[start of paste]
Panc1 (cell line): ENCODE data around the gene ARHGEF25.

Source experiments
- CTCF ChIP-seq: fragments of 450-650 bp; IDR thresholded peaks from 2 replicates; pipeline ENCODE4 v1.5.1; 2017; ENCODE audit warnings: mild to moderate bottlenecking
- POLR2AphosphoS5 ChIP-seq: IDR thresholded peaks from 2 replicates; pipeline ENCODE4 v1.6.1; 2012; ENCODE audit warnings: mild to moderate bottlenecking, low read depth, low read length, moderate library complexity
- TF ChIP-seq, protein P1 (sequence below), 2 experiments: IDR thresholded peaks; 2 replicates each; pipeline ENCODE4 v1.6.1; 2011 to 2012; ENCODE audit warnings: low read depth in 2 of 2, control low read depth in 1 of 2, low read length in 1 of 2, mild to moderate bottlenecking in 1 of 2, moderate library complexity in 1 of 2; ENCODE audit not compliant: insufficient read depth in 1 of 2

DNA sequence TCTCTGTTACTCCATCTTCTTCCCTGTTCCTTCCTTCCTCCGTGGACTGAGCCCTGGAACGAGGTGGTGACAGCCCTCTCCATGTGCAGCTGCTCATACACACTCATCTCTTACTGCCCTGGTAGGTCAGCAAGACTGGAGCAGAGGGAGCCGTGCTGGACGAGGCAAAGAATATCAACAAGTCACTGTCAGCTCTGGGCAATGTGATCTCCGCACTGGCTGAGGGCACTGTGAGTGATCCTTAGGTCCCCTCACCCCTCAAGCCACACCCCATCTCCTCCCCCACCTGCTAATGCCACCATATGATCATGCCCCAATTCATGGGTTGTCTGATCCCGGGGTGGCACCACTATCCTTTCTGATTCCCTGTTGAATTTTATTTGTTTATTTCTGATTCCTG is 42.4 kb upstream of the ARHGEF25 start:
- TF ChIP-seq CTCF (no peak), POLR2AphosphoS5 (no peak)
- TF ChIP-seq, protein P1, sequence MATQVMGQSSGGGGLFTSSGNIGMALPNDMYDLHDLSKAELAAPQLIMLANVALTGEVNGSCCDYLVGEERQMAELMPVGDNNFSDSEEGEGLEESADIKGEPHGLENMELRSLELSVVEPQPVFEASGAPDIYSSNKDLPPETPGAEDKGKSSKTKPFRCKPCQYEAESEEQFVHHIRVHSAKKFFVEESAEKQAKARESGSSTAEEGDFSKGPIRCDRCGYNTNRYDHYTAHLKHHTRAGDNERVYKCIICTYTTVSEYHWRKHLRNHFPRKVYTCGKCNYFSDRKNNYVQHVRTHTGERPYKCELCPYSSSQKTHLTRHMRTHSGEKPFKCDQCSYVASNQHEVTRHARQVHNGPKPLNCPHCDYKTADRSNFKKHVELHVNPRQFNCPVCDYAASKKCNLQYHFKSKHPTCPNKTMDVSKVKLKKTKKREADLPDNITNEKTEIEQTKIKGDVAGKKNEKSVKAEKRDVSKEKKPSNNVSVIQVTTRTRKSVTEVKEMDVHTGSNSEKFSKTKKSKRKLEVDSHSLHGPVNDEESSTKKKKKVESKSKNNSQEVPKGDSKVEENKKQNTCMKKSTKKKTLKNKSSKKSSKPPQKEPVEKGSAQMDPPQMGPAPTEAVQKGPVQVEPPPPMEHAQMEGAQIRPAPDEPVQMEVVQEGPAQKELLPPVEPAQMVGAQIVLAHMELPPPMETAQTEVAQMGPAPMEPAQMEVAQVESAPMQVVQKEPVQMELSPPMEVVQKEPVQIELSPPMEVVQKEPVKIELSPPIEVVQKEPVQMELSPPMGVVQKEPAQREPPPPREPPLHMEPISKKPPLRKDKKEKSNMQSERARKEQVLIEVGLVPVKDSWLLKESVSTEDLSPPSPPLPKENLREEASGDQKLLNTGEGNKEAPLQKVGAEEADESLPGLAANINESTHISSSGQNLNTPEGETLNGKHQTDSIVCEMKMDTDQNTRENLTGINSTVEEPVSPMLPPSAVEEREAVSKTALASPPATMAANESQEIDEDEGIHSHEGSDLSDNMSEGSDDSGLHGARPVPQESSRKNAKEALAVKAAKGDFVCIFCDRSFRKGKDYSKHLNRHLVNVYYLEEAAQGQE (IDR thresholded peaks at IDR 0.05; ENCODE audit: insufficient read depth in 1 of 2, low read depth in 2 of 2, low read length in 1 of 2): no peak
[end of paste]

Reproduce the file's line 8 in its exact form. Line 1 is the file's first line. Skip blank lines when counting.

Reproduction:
- TF ChIP-seq, protein P1, sequence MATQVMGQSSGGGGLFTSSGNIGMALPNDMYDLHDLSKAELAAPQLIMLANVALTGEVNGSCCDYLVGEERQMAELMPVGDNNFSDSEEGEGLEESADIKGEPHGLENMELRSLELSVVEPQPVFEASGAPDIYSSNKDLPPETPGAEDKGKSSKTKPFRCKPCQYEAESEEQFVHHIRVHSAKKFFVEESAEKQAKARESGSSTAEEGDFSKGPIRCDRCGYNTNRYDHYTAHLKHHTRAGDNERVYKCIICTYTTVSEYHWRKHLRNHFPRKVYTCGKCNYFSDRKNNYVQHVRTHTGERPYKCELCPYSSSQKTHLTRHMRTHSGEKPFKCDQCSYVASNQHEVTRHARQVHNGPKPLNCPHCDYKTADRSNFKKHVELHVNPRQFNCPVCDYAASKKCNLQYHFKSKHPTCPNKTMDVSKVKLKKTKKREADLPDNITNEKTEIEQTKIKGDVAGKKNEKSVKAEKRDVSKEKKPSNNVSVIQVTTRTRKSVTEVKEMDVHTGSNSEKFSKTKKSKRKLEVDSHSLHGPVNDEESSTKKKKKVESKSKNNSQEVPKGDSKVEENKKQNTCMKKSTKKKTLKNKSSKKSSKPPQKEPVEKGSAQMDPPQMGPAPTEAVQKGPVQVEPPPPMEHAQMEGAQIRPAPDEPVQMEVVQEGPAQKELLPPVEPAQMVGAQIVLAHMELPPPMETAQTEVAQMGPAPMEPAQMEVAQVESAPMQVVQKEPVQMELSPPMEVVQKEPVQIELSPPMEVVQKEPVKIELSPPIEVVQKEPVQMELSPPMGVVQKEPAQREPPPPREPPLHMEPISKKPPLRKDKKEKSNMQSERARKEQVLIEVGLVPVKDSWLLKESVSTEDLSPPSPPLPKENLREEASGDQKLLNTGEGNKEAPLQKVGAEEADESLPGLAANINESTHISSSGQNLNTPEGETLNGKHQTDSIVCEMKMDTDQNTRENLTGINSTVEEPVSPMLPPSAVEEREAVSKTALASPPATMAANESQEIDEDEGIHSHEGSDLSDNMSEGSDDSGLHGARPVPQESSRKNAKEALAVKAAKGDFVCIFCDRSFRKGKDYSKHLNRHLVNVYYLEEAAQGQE (IDR thresholded peaks at IDR 0.05; ENCODE audit: insufficient read depth in 1 of 2, low read depth in 2 of 2, low read length in 1 of 2): no peak